As 2012 nears its end, one thing stands out as the major theme in human evolution research this year: Our hominid ancestors were more diverse than scientists had ever imagined. Over the past 12 months, researchers have found clues indicating that throughout most of hominids’ seven-million-year history, numerous species with a range of adaptations lived at any given time. Here are my top picks for the most important discoveries this year.
1. Fossil foot reveals Lucy wasn’t alone: Lucy’s species, Australopithecus afarensis, lived roughly 3.0 million to 3.9 million years ago. So when researchers unearthed eight 3.4-million-year-old hominid foot bones in Ethiopia, they expected the fossils to belong to Lucy’s kind. The bones do indicate the creature walked upright on two legs, but the foot had an opposable big toe useful for grasping and climbing. That’s not something you see in A. afarensis feet. The researchers who analyzed the foot say it does resemble that of the 4.4-million-year-old Ardipithecus ramidus, suggesting that some type of Ardipithecus species may have been Lucy’s neighbor. But based on such few bones, it’s too soon to know what to call this species.
2. Multiple species of early Homo lived in Africa: Since the 1970s, anthropologists have debated how many species of Homo lived about two million years ago after the genus appeared in Africa. Some researchers think there were two species: Homo habilis and Homo rudolfensis; others say there was just H. habilis, a species with a lot of physical variation. It’s been a hard question to address because there’s only one well-preserved fossil, a partial skull, of the proposed species H. rudolfensis. In August, researchers working in Kenya announced they had found a lower jaw that fits with the previously found partial skull of H. rudolfensis. The new jaw doesn’t match the jaws of H. habilis, so the team concluded there must have been at least two species of Homo present.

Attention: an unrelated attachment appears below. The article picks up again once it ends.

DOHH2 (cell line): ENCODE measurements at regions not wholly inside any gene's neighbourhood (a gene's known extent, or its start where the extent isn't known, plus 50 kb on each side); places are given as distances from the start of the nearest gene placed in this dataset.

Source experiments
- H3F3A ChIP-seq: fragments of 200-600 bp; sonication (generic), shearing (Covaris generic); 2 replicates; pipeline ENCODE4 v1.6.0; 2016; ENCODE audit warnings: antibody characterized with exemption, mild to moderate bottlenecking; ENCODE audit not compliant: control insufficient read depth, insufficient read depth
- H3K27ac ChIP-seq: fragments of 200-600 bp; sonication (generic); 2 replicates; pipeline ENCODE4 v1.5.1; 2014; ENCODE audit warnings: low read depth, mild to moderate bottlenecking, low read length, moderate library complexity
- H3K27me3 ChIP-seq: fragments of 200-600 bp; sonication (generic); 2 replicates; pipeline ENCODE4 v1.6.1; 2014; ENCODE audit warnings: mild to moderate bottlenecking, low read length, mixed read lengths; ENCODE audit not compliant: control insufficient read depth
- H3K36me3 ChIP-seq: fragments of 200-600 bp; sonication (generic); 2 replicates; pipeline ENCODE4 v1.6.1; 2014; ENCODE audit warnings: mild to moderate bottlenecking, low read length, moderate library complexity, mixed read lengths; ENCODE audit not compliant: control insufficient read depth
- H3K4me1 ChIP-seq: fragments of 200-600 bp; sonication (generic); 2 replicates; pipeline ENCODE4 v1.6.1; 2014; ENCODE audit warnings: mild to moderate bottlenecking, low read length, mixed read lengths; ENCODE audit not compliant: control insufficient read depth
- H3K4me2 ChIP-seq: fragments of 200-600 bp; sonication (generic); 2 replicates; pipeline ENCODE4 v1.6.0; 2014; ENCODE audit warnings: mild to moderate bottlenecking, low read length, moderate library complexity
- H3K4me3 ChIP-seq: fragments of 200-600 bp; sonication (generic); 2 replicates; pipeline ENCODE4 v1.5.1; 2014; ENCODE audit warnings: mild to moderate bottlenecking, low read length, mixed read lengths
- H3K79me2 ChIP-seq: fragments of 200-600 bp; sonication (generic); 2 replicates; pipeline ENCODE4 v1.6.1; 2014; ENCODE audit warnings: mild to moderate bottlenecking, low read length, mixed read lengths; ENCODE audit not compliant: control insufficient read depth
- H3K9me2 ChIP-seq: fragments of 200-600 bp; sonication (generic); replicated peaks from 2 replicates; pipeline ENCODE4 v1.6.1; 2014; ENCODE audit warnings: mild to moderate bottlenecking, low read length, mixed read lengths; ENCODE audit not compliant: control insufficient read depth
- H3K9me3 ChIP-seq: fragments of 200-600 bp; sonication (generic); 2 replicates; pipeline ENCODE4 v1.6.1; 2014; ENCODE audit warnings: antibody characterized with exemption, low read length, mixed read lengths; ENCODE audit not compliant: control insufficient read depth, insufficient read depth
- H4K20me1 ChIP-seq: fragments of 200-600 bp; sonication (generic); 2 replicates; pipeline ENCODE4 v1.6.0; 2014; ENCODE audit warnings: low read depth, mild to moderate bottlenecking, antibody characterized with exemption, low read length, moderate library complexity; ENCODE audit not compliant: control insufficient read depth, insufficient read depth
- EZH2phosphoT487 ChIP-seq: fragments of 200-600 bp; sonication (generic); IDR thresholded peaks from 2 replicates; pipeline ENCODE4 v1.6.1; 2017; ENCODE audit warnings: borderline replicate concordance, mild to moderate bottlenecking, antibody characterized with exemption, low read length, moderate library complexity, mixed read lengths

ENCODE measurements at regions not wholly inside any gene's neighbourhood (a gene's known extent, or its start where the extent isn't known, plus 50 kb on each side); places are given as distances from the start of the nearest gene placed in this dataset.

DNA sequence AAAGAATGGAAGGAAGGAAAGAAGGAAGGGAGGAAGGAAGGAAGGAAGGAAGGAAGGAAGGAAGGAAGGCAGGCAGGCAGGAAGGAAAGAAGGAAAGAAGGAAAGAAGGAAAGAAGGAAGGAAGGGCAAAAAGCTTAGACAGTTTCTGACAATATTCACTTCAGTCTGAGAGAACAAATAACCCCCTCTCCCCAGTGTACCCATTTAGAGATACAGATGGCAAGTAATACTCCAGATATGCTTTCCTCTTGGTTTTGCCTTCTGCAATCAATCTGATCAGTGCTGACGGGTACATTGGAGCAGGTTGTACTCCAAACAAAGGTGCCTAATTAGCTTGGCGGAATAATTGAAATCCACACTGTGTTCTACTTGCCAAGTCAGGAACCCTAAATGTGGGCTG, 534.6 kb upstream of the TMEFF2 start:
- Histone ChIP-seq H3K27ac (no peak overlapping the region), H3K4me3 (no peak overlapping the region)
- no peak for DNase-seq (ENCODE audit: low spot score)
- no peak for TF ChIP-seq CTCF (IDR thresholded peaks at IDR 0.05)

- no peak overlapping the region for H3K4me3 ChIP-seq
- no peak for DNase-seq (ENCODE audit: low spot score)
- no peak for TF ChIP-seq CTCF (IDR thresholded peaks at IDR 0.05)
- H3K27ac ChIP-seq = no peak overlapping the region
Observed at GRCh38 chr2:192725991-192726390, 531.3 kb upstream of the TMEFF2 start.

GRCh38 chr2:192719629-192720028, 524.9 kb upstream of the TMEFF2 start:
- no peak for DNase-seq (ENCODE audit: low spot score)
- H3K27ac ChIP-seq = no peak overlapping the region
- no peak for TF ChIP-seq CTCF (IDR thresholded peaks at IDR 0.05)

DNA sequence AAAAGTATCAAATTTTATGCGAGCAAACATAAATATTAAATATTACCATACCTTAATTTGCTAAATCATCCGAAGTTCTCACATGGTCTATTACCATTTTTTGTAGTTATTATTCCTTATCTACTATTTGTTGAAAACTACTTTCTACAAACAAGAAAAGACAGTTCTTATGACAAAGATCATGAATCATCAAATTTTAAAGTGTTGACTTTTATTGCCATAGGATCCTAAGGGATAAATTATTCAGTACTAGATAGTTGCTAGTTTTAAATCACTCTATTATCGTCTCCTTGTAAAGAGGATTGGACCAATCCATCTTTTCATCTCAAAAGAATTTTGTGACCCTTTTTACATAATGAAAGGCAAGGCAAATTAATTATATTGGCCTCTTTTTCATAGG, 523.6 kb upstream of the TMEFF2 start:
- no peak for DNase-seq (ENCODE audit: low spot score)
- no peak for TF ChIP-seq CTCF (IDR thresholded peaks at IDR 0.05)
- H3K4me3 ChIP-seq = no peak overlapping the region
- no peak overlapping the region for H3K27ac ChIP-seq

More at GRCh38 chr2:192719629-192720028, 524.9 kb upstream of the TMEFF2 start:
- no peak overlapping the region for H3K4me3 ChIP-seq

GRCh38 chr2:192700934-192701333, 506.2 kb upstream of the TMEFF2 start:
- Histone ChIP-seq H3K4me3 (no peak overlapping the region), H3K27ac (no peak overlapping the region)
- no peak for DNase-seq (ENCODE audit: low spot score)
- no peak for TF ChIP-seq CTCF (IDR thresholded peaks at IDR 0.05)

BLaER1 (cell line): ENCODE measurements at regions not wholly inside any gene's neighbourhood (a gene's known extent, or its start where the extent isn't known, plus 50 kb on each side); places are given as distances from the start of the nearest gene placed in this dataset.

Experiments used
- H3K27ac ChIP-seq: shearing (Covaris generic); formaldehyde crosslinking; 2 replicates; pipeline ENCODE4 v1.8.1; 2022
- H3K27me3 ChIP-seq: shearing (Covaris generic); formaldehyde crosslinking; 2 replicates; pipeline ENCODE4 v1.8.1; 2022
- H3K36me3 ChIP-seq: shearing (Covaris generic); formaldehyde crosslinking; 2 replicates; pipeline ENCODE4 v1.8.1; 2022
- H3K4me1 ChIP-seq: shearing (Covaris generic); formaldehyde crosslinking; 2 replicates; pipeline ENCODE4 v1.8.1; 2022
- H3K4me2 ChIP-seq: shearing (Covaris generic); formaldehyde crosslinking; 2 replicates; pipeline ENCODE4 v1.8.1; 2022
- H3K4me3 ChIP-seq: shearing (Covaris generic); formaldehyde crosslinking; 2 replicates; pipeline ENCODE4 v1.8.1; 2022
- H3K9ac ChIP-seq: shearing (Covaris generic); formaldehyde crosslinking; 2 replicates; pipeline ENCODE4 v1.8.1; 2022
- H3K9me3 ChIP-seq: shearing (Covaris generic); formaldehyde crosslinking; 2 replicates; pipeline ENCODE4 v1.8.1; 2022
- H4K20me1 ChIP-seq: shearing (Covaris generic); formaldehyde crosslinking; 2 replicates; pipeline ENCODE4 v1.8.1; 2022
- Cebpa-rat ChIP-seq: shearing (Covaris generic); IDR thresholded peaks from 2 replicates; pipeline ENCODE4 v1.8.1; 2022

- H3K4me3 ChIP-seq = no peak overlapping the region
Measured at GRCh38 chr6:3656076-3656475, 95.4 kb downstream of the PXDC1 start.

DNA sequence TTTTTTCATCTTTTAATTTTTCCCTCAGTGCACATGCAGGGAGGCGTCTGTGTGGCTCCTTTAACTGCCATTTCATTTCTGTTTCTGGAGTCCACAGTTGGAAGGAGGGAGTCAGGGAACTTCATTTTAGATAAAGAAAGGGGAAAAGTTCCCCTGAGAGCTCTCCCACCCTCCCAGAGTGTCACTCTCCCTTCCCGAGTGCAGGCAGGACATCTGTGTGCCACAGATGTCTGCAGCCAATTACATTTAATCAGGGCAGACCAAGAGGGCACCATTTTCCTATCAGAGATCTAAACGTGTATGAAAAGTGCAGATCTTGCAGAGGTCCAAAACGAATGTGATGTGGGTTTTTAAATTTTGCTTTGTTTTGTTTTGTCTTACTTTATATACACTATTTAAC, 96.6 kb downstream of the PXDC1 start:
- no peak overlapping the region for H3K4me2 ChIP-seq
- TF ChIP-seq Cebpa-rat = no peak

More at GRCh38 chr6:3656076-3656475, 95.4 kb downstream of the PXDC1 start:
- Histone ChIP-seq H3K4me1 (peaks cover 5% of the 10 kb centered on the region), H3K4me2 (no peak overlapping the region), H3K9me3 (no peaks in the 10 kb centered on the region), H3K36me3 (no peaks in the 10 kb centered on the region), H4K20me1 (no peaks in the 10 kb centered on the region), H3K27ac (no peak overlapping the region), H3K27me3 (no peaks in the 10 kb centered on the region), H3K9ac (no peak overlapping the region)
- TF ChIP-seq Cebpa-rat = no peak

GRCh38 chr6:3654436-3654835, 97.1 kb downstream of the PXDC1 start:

The Brewing Crisis in Science: Federal agencies are funding research on baby-naming rather than the field’s Next Big Thing
From 1975 to 1987, Sen. William Proxmire (D-Wis.) presented monthly “Golden Fleece Awards” to identify what he viewed as wasteful government spending. Since then, many politicians and other critics of federal spending have criticized various government-funded research projects.
Some of these criticisms clearly have been wrong-headed. An example is this dismissal of a supposedly unworthy research project by former Alaska governor and vice-presidential candidate Sarah Palin: “Sometimes these dollars go to projects that have little or nothing to do with the public good. Things like fruit fly research in Paris, France. I kid you not.”
The problem is that Palin doesn’t know what she doesn’t know. A century of studies on the genetics of Drosophila melanogaster, the fruit fly, an organism that shares about half of its genes with humans, has yielded information critical to understanding how genes work and the process of ageing.
In order to call attention to this sort of misapprehension, several congressmen from both sides of the aisle have gotten together with various research advocacy organizations to create the “Golden Goose Awards” to “highlight the often unexpected or serendipitous nature of basic scientific research by honoring federally funded researchers whose work may once have been viewed as unusual, odd or obscure, but has produced important discoveries benefitting society in significant ways.”